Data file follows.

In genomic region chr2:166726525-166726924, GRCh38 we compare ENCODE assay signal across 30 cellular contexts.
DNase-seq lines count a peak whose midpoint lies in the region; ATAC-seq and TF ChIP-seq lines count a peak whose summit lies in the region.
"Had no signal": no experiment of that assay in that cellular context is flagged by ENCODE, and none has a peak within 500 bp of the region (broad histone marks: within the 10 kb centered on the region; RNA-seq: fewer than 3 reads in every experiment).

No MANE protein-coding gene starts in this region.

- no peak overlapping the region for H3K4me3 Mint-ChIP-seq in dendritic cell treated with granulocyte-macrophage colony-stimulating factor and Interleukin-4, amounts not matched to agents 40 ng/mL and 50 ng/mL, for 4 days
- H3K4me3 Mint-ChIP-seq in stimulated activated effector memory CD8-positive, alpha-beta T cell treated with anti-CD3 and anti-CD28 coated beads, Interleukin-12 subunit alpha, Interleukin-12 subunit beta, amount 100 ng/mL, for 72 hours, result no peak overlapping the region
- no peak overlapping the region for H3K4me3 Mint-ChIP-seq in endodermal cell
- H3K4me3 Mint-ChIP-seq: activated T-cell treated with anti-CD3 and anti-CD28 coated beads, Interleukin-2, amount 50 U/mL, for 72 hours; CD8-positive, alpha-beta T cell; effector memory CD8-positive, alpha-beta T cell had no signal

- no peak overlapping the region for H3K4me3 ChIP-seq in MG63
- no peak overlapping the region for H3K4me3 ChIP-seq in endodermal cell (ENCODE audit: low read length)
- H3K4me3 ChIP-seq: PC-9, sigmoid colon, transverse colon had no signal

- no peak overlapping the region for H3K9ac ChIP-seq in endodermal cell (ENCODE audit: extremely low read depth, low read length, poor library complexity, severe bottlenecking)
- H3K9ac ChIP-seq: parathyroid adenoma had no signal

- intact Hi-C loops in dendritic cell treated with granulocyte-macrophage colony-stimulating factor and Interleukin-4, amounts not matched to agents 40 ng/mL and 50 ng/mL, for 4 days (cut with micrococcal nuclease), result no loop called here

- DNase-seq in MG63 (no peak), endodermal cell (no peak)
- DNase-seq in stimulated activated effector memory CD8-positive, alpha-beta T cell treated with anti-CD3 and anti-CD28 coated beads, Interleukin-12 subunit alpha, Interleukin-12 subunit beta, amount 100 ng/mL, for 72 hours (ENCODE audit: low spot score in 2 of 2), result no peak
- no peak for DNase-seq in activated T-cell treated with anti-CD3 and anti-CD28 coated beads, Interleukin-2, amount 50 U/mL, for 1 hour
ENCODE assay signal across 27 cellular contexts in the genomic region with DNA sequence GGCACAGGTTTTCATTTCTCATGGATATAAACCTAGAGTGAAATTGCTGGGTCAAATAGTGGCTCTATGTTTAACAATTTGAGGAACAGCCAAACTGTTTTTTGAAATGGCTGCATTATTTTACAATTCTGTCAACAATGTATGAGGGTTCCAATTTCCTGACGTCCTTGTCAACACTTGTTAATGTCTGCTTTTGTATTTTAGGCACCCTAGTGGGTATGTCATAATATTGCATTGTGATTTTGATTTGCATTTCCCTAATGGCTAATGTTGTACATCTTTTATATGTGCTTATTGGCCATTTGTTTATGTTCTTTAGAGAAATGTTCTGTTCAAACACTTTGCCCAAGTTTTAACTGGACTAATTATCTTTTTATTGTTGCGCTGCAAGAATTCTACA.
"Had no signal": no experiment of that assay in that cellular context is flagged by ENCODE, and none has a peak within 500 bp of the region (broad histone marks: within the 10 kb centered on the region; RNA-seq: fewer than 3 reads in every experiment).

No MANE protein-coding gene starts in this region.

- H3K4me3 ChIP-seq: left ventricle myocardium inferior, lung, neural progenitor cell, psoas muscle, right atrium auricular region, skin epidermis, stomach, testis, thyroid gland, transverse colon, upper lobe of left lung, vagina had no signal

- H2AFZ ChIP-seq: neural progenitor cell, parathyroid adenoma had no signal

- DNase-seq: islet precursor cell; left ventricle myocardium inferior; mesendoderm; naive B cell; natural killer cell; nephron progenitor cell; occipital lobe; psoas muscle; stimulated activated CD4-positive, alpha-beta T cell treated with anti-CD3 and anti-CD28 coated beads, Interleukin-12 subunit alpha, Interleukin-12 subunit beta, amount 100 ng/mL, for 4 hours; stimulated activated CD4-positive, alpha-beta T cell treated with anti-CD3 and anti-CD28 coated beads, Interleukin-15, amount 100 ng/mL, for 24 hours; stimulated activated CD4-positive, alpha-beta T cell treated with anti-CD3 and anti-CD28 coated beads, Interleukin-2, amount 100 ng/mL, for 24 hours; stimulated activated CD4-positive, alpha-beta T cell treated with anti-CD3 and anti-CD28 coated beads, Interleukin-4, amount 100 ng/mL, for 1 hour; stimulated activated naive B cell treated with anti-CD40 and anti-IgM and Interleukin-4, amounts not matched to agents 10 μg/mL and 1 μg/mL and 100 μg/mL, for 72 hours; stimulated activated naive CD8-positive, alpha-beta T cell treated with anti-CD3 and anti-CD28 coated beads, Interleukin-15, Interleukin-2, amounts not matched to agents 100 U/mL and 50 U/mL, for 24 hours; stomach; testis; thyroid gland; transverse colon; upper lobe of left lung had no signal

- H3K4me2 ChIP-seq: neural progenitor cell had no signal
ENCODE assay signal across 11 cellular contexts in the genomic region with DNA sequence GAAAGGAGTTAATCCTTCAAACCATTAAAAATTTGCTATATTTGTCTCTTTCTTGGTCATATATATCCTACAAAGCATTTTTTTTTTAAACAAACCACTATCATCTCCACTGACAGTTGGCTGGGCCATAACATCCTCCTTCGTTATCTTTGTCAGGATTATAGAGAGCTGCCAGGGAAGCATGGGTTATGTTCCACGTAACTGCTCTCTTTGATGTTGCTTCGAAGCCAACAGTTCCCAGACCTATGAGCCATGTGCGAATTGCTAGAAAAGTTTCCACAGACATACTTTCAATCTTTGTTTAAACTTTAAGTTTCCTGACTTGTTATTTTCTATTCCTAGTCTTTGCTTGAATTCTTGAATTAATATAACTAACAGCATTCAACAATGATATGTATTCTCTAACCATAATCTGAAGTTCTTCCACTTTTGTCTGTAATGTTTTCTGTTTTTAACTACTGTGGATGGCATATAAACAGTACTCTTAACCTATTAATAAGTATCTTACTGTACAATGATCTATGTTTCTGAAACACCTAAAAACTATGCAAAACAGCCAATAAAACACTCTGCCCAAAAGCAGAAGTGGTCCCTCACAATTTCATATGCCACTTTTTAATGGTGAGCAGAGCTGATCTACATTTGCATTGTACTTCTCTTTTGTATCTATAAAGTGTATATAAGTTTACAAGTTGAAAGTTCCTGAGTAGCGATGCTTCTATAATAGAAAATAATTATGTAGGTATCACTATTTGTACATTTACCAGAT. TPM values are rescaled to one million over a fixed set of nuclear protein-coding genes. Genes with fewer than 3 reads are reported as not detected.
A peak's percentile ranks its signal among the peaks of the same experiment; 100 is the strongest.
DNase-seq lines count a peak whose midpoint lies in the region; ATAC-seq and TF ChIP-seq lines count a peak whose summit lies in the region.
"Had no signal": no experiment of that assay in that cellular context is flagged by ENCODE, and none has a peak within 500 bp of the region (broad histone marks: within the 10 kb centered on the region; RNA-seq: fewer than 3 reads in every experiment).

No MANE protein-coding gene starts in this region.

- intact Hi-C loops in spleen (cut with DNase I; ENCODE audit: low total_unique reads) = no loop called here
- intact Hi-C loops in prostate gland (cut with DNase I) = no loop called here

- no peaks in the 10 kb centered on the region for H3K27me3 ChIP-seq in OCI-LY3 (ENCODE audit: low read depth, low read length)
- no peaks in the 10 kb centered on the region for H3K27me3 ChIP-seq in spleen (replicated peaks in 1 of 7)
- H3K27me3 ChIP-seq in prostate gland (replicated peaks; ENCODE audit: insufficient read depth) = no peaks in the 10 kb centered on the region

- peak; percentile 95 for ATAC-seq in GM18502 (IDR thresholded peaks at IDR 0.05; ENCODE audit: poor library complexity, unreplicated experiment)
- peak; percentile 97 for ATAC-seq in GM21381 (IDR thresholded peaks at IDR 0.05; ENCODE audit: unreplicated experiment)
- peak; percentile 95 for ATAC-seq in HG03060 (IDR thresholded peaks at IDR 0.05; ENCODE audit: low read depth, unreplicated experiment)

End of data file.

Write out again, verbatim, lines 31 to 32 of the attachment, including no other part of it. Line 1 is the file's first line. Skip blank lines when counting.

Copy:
- intact Hi-C loops in prostate gland (cut with DNase I) = no loop called here

- no peaks in the 10 kb centered on the region for H3K27me3 ChIP-seq in OCI-LY3 (ENCODE audit: low read depth, low read length)